Up With Which

Best. Grammar lesson. Ever. : “I vividly remember learning in grade school that prepositions are words that describe where a chicken might go.”

The Daily Post

There are many variations on a quotation often attributed to Winston Churchill that I first read as follows:

This is the type of arrant pedantry up with which I will not put.

The apocryphal quotation is said to have been Churchill’s response to an editor’s correction of one of his sentences to keep it from ending with a preposition.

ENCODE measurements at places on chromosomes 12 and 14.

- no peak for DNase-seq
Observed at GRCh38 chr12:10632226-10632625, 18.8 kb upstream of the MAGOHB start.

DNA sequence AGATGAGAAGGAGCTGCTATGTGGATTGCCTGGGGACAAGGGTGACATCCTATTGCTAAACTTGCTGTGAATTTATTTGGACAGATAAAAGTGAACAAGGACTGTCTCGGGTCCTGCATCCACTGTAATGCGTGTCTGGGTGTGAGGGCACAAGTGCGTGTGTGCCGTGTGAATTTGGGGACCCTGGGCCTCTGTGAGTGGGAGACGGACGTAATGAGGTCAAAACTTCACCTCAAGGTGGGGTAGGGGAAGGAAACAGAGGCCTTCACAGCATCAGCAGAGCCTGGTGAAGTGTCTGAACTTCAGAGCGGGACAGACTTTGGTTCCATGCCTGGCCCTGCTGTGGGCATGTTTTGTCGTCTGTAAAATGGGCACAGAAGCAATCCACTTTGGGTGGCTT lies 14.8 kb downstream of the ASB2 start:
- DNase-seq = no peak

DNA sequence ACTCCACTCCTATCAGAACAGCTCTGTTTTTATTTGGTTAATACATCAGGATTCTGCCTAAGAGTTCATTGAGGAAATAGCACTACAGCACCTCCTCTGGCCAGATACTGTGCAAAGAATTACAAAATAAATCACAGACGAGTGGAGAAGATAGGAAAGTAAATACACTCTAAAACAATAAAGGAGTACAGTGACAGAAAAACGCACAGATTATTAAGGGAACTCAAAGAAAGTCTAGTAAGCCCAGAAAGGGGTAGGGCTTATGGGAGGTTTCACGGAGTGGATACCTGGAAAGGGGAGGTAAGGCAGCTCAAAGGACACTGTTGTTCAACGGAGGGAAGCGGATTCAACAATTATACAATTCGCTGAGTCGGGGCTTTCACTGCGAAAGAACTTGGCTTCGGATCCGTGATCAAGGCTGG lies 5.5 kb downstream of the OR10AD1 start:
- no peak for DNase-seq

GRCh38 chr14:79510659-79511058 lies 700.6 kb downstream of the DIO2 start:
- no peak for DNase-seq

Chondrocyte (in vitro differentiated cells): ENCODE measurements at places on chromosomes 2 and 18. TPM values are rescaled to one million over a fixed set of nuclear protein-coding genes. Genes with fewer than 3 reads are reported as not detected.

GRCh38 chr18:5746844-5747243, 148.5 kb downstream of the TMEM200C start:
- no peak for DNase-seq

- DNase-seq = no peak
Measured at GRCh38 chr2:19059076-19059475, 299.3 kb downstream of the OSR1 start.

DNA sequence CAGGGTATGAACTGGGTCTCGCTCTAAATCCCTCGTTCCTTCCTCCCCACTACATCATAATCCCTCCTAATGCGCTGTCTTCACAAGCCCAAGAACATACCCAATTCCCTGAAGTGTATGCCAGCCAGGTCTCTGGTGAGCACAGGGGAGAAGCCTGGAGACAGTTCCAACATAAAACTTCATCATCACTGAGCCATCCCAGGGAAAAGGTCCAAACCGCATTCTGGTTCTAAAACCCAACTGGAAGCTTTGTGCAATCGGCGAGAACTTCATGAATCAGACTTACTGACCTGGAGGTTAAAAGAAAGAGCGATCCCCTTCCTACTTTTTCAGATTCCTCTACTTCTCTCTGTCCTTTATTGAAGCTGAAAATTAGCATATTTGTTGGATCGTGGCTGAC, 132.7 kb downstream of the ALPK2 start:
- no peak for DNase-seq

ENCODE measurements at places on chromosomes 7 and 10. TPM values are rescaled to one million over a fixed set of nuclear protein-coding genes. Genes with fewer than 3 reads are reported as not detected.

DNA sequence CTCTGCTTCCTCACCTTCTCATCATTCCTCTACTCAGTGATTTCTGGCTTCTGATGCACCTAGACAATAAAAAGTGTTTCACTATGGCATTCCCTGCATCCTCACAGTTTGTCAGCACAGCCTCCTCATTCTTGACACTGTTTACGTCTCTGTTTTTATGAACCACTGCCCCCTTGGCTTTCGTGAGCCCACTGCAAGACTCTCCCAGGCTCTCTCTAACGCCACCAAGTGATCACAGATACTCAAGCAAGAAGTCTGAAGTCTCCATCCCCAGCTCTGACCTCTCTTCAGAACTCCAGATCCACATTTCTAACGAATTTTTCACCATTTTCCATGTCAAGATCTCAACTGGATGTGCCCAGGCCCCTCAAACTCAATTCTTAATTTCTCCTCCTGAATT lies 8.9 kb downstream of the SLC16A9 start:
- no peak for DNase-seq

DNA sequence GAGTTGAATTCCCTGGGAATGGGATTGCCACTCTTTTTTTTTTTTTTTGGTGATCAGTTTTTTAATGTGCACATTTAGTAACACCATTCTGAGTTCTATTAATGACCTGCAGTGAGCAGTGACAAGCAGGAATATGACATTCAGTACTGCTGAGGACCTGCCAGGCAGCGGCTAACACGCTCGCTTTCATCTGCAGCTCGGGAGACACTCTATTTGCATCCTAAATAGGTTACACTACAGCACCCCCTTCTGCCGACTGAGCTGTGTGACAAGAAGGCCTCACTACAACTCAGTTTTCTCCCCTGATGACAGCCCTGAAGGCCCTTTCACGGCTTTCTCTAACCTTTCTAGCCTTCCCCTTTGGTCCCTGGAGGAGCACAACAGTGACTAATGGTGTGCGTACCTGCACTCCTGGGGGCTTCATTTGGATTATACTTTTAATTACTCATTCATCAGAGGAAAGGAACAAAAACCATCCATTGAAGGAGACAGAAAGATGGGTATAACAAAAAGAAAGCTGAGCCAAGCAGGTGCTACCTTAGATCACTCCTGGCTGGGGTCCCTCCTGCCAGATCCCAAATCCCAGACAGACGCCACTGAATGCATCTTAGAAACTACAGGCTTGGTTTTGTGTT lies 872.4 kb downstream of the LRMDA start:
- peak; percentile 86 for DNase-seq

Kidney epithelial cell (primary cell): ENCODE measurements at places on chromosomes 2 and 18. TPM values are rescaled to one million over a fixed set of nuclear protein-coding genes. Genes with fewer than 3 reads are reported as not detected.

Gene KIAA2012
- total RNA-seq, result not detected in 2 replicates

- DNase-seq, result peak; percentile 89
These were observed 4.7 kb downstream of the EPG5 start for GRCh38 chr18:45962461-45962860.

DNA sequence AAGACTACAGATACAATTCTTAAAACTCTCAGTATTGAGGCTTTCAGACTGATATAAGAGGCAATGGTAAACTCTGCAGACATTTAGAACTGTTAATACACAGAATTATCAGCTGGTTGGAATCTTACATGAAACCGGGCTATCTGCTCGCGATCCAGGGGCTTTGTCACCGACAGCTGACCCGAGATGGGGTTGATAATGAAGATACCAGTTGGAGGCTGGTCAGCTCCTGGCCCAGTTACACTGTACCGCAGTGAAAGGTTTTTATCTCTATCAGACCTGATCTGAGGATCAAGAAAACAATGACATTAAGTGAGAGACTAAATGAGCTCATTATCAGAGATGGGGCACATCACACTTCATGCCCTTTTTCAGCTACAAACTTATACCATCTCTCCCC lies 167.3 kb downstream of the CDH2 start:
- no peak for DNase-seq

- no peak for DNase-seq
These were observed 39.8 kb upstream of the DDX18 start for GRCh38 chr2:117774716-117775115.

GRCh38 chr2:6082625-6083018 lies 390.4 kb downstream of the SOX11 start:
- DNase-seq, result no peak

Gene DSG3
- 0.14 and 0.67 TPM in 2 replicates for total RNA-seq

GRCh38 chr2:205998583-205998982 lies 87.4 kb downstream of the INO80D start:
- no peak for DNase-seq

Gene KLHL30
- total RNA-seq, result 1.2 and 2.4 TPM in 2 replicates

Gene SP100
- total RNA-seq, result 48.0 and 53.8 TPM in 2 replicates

The old rule dictating that you shouldn’t end a sentence with a preposition comes to us in English on the basis not of any inherent sense but rather on the basis of the Latin words that make up the word “preposition” — “pre” meaning “before” and “position” meaning, well, “position.” Very literal-minded grammarians a few hundred years ago decided that a part of speech whose name means that it must go before something surely can’t go at the end of a sentence, where there is no other word for it to…

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